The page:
This blog-series introduces the core Bright Star Studios team so you can learn more about the people behind Ember Sword — and today’s member is Samuel Horton.

Samuel Horton (going by “Sam” internally) is a writer at heart with a long history within the games and esports scene. Sam is in charge of writing the lore and quests that come alive in the Ember Sword universe through closely working our Creative Lead, Sage Durain, and the rest of the artist team.

To get you properly introduced to Sam, we figured we’d ask him the 4 most essential questions you can ask a fellow game developer — so tell us, Sam;

What’s your favorite new(‘ish) game?
Dota 2.

What’s your favorite game of all time?
G-Nome.

What’s your favorite gaming experience/memory?
It was actually one where nobody was playing any video games at all. In 2012, I was invited to the VIP section of Mojang’s “.party()”, where I mingled with game designers and professional esports players. It was euphoric, to sit around a couch and talk about anything and everything with developers of my oldest and favorite titles, as well as the developers of the new biggest hits.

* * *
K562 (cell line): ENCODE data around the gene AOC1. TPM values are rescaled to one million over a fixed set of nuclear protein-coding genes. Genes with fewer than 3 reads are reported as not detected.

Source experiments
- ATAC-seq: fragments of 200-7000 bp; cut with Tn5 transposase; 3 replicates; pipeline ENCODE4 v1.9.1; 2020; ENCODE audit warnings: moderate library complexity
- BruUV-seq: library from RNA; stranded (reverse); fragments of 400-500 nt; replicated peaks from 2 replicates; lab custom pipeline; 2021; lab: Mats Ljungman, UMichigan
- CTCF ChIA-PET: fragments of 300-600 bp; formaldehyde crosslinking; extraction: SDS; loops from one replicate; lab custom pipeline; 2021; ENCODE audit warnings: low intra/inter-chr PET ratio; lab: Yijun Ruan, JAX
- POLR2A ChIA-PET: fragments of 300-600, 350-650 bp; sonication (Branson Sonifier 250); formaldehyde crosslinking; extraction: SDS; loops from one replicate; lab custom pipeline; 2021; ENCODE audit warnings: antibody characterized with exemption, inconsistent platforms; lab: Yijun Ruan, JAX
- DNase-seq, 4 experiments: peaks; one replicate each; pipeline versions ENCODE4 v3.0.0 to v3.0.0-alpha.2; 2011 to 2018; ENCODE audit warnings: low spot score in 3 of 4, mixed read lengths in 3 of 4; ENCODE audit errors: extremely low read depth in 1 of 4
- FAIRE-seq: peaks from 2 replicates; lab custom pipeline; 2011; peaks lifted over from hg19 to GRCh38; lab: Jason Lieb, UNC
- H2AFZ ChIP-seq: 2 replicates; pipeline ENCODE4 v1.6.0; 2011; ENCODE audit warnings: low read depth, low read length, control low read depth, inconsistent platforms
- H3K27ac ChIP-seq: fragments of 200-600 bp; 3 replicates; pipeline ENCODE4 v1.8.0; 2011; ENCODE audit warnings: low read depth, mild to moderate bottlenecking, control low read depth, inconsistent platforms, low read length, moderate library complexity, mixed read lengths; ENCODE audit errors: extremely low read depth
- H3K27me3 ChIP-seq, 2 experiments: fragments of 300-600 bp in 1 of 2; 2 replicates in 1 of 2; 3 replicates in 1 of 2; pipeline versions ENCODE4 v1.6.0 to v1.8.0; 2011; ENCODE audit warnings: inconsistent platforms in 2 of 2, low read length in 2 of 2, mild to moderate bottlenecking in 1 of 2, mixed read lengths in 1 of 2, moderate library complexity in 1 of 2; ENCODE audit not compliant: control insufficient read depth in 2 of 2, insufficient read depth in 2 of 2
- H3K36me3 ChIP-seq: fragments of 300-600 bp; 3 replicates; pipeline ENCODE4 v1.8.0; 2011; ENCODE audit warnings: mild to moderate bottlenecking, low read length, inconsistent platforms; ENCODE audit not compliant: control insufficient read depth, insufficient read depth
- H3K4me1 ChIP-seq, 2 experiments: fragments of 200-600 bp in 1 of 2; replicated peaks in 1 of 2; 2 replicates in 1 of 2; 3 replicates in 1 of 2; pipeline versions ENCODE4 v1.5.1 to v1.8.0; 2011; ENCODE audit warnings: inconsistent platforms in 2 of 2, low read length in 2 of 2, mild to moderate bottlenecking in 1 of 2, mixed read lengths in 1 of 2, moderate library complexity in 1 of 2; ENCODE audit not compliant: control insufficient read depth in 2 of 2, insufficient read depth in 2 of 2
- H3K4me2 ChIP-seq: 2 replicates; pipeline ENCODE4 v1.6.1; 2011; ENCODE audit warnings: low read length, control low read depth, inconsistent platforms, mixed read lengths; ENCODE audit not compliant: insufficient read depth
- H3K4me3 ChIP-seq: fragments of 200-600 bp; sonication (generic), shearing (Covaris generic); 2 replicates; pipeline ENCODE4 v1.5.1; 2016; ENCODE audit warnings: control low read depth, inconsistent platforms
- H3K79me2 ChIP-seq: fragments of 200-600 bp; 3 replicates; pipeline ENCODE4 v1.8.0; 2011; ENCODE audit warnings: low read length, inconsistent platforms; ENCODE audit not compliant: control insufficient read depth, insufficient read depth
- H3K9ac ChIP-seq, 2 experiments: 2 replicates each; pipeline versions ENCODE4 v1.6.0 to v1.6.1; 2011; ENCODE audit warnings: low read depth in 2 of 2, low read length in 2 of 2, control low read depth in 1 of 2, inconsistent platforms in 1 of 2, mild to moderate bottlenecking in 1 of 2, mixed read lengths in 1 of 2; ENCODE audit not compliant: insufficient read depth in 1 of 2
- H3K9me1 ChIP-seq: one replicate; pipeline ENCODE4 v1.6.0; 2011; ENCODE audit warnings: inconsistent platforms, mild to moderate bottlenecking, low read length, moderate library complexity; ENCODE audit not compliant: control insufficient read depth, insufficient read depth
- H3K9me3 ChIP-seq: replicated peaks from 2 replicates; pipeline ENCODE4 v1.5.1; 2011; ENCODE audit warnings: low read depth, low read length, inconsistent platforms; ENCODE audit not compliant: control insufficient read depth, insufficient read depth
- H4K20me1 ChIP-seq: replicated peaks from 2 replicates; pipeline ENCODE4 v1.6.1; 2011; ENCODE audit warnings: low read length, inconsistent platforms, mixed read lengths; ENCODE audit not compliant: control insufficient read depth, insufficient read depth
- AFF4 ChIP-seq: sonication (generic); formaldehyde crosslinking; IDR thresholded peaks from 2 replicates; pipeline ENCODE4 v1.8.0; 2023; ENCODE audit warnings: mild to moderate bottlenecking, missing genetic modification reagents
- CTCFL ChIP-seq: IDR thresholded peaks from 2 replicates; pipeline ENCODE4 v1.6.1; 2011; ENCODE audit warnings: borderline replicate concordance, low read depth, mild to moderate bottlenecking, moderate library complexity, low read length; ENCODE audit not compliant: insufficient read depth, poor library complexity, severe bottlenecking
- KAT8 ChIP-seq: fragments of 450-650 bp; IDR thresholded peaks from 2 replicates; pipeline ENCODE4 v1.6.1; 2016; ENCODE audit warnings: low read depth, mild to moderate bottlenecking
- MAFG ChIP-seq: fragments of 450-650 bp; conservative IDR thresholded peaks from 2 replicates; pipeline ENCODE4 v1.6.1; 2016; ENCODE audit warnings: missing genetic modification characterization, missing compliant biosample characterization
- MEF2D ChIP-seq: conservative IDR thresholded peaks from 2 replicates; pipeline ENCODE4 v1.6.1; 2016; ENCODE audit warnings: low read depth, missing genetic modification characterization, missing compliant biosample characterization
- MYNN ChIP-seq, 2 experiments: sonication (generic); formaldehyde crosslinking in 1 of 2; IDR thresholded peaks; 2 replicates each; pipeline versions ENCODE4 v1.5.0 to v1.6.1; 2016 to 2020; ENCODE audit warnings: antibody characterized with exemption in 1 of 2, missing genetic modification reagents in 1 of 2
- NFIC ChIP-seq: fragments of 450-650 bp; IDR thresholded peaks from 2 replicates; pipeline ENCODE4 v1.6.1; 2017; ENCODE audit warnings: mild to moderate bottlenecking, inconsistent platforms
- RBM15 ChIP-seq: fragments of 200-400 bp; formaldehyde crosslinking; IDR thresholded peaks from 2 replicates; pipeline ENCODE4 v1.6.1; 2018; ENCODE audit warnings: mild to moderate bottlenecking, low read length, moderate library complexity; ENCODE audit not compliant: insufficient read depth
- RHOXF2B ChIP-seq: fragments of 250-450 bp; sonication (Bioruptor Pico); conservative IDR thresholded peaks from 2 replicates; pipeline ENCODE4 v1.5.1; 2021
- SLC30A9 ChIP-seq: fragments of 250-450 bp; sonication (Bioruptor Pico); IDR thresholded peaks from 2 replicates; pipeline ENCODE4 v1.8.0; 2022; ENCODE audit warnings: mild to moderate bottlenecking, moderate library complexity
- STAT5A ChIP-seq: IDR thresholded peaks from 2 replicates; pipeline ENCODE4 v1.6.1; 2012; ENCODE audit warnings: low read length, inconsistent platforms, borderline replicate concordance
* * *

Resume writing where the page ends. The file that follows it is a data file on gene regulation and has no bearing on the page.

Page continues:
It was almost as if I were living a strange dream where every figure of my life’s passion arranged themselves. Not needing to wake up from said dream was incredibly cathartic.

What’s the game you’ve spent the most hours playing?
Oh, God. World of Warcraft, with no close second place!

And now, over to you, Sam. Take it away 🙂

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By my reckoning, my path of creativity began when I was a toddler who dreamed of becoming an airline pilot, while living in the frigid north of Barrow, Alaska. I’d sacrifice sleep, in favor of recreating the Denver International Airport with my building blocks and airplane models. Considering that this occurred right around the release of the film House of Cards, about a traumatized girl who communicated through building a card tower that her mother needed to replicate, my parents began to wonder if they needed to start building an airport of their own!